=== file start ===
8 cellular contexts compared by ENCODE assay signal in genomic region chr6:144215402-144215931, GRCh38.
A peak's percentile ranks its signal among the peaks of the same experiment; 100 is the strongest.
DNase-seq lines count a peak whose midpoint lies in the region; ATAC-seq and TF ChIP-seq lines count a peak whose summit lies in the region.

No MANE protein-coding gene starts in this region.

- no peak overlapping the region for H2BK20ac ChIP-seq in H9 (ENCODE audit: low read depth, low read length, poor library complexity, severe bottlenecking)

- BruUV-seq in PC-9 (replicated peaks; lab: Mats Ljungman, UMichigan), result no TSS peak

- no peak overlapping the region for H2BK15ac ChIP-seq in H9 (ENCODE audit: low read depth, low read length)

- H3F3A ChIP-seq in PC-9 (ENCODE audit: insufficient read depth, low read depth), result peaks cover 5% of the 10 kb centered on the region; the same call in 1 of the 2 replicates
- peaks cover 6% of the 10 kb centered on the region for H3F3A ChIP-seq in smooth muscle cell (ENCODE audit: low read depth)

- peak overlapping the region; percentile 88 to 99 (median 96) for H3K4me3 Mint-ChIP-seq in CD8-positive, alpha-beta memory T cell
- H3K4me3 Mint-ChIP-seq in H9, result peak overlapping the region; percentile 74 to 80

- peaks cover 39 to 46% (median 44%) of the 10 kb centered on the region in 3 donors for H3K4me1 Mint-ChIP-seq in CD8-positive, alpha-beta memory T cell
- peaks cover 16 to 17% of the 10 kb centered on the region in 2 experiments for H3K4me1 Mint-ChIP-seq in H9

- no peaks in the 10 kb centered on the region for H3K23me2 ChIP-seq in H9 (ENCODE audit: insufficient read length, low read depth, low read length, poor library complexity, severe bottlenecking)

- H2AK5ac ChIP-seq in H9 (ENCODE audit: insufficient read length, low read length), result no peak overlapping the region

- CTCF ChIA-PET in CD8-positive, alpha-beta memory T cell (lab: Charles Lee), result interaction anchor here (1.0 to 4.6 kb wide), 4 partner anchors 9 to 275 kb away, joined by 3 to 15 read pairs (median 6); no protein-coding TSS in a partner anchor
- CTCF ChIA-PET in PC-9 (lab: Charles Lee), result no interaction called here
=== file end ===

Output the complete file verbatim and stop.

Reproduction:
8 cellular contexts compared by ENCODE assay signal in genomic region chr6:144215402-144215931, GRCh38.
A peak's percentile ranks its signal among the peaks of the same experiment; 100 is the strongest.
DNase-seq lines count a peak whose midpoint lies in the region; ATAC-seq and TF ChIP-seq lines count a peak whose summit lies in the region.

No MANE protein-coding gene starts in this region.

- no peak overlapping the region for H2BK20ac ChIP-seq in H9 (ENCODE audit: low read depth, low read length, poor library complexity, severe bottlenecking)

- BruUV-seq in PC-9 (replicated peaks; lab: Mats Ljungman, UMichigan), result no TSS peak

- no peak overlapping the region for H2BK15ac ChIP-seq in H9 (ENCODE audit: low read depth, low read length)

- H3F3A ChIP-seq in PC-9 (ENCODE audit: insufficient read depth, low read depth), result peaks cover 5% of the 10 kb centered on the region; the same call in 1 of the 2 replicates
- peaks cover 6% of the 10 kb centered on the region for H3F3A ChIP-seq in smooth muscle cell (ENCODE audit: low read depth)

- peak overlapping the region; percentile 88 to 99 (median 96) for H3K4me3 Mint-ChIP-seq in CD8-positive, alpha-beta memory T cell
- H3K4me3 Mint-ChIP-seq in H9, result peak overlapping the region; percentile 74 to 80

- peaks cover 39 to 46% (median 44%) of the 10 kb centered on the region in 3 donors for H3K4me1 Mint-ChIP-seq in CD8-positive, alpha-beta memory T cell
- peaks cover 16 to 17% of the 10 kb centered on the region in 2 experiments for H3K4me1 Mint-ChIP-seq in H9

- no peaks in the 10 kb centered on the region for H3K23me2 ChIP-seq in H9 (ENCODE audit: insufficient read length, low read depth, low read length, poor library complexity, severe bottlenecking)

- H2AK5ac ChIP-seq in H9 (ENCODE audit: insufficient read length, low read length), result no peak overlapping the region

- CTCF ChIA-PET in CD8-positive, alpha-beta memory T cell (lab: Charles Lee), result interaction anchor here (1.0 to 4.6 kb wide), 4 partner anchors 9 to 275 kb away, joined by 3 to 15 read pairs (median 6); no protein-coding TSS in a partner anchor
- CTCF ChIA-PET in PC-9 (lab: Charles Lee), result no interaction called here